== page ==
If you dig down to create a "dry well" you'll likely just find the water table again and nowhere to get rid of the water. You could dig a large hole above the water table and like you said, pump it out. I've seen people in similar situations drain to large plastic tank then pump from the the tank. You place the tank just below the bottom of the footer drain for slight negative slope. This allows you to have a place to drain to. I'd pump it somewhere in the vacinity of the town system and let it find its own way....maybe some kind of french type drain that's covered with topsoil and grass [img]/forums/images/graemlins/smile.gif[/img] I guess it all depends on how important it is to you....seems like it should be pretty important.

    I'm sure you've detailed you gutter system and have that properly draining a good distance from the foundation [img]/forums/images/graemlins/smile.gif[/img]

    You have options. I'd definitely dig the test pit and cover it with a tarp to keep the direct rain water out. That should give you a pretty good idea.

  9. #9
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    Default Re: How to get rid of water with high water table?

    It is raining like crazy out again today - so I don't think I will a chance to dig a test pit. Maybe tomorrow if the rain slows down I might get the chance to do it. I was thinking a little bit about it last night and I think that I could design a drainage system similar to what you are describing - where the water drains to a tank of some form - and from there I could go to a leech field and have the tank setup in such a way that if the water table rises and the leech field is ineffective I could pump the water out to the street and dump it in the gutter to be taken away from by the storm drains. At this point something like that seems like my only option. Until we got all this recent rain the system was working good and the water was leeching into the ground - I not 100% sure on this but I believe we have gotten around 6 inches of rain over the course of the last week or so - and it's not going to stop for another week at least according to the weather reports. This is an experiment - apparently my design needs some modifications to stand up to the amounts of water we have been getting.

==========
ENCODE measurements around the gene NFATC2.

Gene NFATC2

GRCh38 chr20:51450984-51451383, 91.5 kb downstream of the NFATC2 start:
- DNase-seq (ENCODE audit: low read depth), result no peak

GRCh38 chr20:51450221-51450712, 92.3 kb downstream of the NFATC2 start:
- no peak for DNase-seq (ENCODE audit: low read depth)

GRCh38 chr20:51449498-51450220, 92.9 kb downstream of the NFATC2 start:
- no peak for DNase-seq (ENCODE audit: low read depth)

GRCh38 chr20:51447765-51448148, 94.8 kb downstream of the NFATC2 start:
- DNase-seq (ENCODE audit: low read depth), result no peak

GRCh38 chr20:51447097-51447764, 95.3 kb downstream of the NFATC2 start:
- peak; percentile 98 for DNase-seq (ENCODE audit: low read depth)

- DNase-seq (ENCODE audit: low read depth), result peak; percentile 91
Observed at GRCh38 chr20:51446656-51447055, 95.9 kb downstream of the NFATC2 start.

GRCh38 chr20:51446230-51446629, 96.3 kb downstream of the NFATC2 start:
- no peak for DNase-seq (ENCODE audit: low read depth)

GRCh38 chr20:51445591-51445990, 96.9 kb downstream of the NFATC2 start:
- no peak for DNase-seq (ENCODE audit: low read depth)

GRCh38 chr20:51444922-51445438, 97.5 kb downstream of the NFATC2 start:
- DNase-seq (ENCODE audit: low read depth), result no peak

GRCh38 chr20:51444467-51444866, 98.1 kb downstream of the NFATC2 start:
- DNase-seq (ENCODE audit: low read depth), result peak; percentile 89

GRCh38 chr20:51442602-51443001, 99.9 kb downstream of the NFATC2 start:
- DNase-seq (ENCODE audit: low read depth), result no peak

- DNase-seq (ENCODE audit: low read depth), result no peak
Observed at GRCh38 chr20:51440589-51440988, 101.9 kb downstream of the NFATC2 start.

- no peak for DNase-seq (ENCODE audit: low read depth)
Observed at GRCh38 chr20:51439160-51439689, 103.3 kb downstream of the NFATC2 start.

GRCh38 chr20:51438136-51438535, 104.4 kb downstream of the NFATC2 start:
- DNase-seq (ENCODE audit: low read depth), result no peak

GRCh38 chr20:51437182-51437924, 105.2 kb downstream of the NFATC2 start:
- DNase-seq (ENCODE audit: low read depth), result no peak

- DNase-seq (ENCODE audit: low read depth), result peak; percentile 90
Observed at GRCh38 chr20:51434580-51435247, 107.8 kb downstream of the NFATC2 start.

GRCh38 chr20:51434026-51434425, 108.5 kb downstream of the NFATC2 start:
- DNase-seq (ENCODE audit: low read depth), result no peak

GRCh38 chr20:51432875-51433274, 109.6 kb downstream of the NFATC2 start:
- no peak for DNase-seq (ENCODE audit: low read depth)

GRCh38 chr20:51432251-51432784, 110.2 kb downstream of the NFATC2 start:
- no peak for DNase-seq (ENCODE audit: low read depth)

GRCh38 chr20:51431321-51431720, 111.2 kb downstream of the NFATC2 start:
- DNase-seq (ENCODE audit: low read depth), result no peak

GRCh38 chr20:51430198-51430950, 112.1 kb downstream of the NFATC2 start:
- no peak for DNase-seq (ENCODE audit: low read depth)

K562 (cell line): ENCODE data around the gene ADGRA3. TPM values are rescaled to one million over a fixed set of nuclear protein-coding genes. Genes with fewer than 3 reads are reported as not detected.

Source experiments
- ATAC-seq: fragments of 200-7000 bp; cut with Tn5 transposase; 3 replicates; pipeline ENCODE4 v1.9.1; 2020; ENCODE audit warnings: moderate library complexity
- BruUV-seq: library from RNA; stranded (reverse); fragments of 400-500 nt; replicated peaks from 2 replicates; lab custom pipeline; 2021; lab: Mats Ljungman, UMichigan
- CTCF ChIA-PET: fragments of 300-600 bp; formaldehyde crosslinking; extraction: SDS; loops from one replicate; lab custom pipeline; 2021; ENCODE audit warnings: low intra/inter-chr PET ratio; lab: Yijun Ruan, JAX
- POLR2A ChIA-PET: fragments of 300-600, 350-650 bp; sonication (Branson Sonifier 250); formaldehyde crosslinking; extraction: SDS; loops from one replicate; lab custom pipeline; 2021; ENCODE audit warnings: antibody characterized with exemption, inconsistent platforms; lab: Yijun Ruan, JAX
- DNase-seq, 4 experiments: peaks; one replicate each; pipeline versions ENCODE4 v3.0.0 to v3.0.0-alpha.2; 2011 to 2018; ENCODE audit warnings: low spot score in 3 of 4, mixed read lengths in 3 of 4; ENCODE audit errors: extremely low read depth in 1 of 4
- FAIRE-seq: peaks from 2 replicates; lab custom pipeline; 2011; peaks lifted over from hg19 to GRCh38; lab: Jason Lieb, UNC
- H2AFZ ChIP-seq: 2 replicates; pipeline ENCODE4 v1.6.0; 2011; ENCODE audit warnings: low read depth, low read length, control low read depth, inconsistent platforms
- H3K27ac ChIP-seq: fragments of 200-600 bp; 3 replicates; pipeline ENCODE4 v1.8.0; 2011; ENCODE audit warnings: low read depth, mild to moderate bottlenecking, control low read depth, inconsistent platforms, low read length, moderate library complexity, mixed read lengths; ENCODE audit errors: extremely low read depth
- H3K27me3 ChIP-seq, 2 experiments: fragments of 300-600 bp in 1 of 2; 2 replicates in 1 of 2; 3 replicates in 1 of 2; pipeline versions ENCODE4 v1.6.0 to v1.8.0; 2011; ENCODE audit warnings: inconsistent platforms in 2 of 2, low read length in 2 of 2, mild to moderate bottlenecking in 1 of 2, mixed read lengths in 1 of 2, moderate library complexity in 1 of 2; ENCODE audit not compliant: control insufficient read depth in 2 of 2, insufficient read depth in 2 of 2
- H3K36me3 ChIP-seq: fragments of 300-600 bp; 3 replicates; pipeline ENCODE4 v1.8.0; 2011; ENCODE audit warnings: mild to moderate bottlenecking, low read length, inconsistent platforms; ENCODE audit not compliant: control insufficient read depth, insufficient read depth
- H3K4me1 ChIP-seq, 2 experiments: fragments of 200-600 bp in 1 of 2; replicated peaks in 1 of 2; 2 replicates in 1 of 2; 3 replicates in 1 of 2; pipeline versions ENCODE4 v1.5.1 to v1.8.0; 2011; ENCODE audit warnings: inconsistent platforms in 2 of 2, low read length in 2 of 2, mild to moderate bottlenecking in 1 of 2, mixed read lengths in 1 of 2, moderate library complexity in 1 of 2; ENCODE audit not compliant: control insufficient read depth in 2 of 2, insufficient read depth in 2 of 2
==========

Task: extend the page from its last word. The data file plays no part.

10. #10
    Veteran Member LarryD's Avatar
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    Default Re: How to get rid of water with high water table?

    Since you're in a surburban area and you can't daylight a drain to any neighbors property, I think you're only option is to send it down the city storm drain. That's where I would start looking. I don't believe that's an unusual situation.

    What about adding a water feature to the property. Ground water could be collected in a pond and any excess could be pumped to the storm drain.